Each year, New York City’s 1 million public school students return to school after a long summer break. Few realize that one man is responsible for so profoundly shaping our idea of how a school would look and function, and that some of his best work is located right here in our own community.
In 1891, New York City’s Board of Education named Charles B.J. Snyder the superintendent of buildings. At first in charge of school design only in Manhattan and the Bronx, his domain expanded after the consolidation of Greater New York in 1898 to reach all five boroughs. From 1891 until his retirement in 1923, Snyder led the design of more than 400 educational projects, in a period that marked the greatest expansion of schools in the nation’s history,
His approach to school design was revolutionary, since he viewed the buildings where students would learn as civic monuments to a better society. As Snyder wrote in his 1894 annual report to the Board of Education, “Does a silk mill or an office building need more light than the school room? Is the work more important? You will answer ‘no’ to both questions. Then let us have the funds for buildings that will not be a menace to the eyesight and health of the pupils and teachers, and a reproach to the system.”
Perhaps the biggest innovation from Snyder was the “H”-shaped floor plan for many of his schools, in which buildings were built around a large central courtyard entrance and two smaller courtyards that led to street exits. The configuration opened up schools to promote healthier environments, filling classrooms with fresh air and natural light, helped by windows covering 60% of building exteriors (more than double of what the previous standard had called for). Another benefit: the setup left room between each building’s wings for recreation in neighborhoods often severely lacking in local play spaces.
While the new buildings could dominate the skyline of their home communities, they seldom felt overwhelming thanks to the elegance of their exterior design. Snyder incorporated elements from a wide range of architectural styles: Beaux Arts, English Collegiate Gothic, Dutch Colonial, and more. As his work progressed, he pursued a simplified Gothic style, “streamlined, modernized and institutional” without the gables, dormers, and chimneys of his earlier schools, according to Snyder biographer Jean Arrington.
“New York has one of those rare men who open windows for the soul of their time,” journalist Jacob Riis wrote of Snyder in his 1902 book The Battle with the Slum. “He found barracks, where he is leaving palaces to the people.”
Many of those palaces remain focused on education, including many in the East Village. In 1904, for example, Snyder designed the central portion of 333 East 4th Street as an addition to an older school facing East 5th Street. The five-story red brick Italianate building features terra cotta plaques on the fifth floor at the top of each pier separating the four bays. The overall structure has changed since then — in 1931, the original mid-19th-century school that fronted East 5th was demolished as part of a Works Progress Administration program; in 1953 an auditorium wing and a wing with more classrooms were added — but the site is still being used as P.S. 15, the Roberto Clemente School.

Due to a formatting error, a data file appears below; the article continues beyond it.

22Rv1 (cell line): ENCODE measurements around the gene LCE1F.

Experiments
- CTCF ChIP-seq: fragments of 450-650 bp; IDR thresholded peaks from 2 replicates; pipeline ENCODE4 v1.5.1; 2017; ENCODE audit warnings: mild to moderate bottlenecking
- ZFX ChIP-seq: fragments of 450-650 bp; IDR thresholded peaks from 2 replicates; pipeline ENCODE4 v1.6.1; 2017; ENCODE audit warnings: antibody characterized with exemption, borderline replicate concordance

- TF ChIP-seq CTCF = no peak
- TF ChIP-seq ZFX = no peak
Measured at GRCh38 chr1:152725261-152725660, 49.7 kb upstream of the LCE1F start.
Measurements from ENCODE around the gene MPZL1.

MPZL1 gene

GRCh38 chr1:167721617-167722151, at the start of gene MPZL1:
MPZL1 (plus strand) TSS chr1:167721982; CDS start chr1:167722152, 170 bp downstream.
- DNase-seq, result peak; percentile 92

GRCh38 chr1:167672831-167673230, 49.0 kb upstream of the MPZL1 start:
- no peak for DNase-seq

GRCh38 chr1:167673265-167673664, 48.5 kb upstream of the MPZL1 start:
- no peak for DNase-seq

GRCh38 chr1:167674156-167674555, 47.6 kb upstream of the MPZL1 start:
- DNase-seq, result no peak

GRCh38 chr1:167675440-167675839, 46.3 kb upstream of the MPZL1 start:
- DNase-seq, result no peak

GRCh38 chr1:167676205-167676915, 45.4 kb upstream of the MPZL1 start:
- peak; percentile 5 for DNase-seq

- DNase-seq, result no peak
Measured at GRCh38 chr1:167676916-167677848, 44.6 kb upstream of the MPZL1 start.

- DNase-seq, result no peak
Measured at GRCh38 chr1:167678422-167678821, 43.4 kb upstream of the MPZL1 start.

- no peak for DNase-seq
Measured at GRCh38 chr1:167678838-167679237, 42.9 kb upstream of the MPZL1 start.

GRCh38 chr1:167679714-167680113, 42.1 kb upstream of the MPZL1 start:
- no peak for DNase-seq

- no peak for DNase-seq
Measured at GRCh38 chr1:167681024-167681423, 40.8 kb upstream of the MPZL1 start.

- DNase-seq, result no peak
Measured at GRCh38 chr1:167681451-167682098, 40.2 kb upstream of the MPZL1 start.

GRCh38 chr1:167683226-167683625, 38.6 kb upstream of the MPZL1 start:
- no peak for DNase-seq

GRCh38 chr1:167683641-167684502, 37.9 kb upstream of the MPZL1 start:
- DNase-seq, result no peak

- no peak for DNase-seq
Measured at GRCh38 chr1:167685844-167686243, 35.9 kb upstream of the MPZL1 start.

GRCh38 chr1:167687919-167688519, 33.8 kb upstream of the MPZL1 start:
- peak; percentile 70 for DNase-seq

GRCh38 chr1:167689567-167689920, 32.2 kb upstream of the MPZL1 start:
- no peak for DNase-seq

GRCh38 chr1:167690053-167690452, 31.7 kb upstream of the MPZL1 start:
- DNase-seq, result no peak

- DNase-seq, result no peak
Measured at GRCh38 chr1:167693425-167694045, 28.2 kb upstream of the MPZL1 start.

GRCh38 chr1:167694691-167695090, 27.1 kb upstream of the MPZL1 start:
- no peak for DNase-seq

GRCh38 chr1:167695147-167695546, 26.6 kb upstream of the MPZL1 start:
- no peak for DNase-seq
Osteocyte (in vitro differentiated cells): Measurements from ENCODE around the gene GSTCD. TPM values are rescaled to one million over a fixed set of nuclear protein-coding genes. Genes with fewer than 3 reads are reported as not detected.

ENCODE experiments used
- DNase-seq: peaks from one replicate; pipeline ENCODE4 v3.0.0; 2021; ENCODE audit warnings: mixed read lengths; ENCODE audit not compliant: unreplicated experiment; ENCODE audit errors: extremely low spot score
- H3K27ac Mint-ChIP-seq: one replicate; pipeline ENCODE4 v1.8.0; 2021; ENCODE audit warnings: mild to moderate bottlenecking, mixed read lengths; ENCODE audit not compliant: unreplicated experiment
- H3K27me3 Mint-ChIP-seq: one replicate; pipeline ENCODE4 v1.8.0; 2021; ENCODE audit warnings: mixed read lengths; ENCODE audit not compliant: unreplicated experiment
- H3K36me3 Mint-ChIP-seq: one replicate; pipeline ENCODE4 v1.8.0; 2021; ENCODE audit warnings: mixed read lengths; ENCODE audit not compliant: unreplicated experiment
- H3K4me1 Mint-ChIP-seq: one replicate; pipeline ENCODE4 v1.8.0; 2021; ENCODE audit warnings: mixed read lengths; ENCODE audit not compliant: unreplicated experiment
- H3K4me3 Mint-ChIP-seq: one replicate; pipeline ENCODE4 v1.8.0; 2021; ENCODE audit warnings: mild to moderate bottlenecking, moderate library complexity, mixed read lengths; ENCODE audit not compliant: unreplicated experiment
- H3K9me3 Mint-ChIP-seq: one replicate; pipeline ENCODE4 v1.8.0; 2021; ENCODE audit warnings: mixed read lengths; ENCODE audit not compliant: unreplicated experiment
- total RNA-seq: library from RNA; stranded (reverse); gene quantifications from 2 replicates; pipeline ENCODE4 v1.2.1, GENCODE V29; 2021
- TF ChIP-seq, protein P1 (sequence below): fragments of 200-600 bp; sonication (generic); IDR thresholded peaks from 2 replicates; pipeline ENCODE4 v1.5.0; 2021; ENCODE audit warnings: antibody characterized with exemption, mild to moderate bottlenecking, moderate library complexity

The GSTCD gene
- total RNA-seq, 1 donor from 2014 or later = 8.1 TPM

A bit further uptown at 420 East 12th Street is the former P.S. 60. The five-story brick building is described in an annual report by Snyder from 1922, but its H-plan is credited to architect William Gompert, Snyder’s successor as superintendent. Construction was completed the following year. The distinctive main entry porticos feature an elaborate entrance surround with beast carvings and other decoration over a large segmental arch. The building today is the East Side Community High School, a public school for 6th- to 12th-graders, with the charter Girls Prep Lower East Side Middle School housed there as well.
Not all Snyder schools remain centers of education, however, but they often still serve the community. The one-time P.S. 105 at 265-275 East 4th Street from 1896 is currently site of the George Daly House, providing transitional housing for homeless men and women ages 45 and older; one of Snyder’s earliest works, P.S. 122 at 150 First Avenue, is now Performance Space New York (and served as the high school in the 1979 movie Fame).
The 1906 Snyder-designed building at 605 East 9th Street, the old P.S. 64, housed CHARAS/El Bohio Cultural Center starting in 1979, but the city sold the site in 1998 to Gregg Singer, a Giuliani campaign contributor, and evicted the community center in 2001. Two decades later, the school remains empty and abandoned, and Singer has tried consistently to destroy the now landmarked building. CHARAS still does not have a home. Village Preservation is working with a coalition of local groups to seek the return of the former CHARAS to the space and to see the historic building restored and preserved for the benefit of the community, as a former Snyder school building deserves to be.